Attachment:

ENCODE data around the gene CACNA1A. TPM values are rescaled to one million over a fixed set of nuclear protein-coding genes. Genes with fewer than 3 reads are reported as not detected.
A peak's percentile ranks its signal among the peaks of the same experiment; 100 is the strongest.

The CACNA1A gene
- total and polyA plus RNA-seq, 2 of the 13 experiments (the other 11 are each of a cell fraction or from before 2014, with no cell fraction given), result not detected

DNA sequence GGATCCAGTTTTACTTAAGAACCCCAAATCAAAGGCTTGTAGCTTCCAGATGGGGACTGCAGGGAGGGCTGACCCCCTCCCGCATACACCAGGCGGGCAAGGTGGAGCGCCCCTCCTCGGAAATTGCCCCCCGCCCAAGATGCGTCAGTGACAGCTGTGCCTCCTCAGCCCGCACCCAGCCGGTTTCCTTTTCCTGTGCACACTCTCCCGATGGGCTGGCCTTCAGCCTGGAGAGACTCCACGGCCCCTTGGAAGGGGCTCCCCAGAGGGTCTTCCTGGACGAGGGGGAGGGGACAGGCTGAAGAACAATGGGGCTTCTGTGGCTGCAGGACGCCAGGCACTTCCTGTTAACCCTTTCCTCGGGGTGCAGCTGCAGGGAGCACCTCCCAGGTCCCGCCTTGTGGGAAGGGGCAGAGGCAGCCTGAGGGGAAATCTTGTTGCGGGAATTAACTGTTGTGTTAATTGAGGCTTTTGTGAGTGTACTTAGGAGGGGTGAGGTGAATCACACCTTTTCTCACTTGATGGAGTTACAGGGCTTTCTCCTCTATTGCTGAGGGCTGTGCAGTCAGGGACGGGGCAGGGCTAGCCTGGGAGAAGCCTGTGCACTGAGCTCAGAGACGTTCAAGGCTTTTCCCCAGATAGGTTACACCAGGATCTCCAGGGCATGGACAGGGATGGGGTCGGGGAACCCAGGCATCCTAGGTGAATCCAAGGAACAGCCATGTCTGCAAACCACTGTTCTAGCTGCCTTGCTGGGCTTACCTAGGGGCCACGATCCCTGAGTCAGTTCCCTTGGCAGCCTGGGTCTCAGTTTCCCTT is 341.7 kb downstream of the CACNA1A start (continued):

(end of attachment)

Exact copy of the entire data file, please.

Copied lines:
ENCODE data around the gene CACNA1A. TPM values are rescaled to one million over a fixed set of nuclear protein-coding genes. Genes with fewer than 3 reads are reported as not detected.
A peak's percentile ranks its signal among the peaks of the same experiment; 100 is the strongest.

The CACNA1A gene
- total and polyA plus RNA-seq, 2 of the 13 experiments (the other 11 are each of a cell fraction or from before 2014, with no cell fraction given), result not detected

DNA sequence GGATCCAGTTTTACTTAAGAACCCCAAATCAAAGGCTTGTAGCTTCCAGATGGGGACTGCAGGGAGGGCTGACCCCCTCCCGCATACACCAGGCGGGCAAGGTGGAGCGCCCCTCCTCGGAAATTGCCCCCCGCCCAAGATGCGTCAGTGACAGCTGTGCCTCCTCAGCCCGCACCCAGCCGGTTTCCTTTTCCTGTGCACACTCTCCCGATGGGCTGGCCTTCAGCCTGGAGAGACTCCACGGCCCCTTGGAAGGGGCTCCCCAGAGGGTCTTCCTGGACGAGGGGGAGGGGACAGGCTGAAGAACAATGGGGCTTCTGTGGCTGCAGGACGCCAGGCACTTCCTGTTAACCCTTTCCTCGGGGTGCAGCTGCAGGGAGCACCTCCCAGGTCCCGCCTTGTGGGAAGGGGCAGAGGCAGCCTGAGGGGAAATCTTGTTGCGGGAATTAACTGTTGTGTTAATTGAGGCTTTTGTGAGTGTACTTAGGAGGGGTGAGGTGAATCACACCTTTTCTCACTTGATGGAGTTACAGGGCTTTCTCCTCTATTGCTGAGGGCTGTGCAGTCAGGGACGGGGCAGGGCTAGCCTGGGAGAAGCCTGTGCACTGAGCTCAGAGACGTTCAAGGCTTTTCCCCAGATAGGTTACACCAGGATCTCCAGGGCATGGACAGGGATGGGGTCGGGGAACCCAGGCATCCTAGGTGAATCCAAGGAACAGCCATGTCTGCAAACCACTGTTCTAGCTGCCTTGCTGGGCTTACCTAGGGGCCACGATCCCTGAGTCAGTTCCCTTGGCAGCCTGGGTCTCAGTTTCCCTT is 341.7 kb downstream of the CACNA1A start (continued):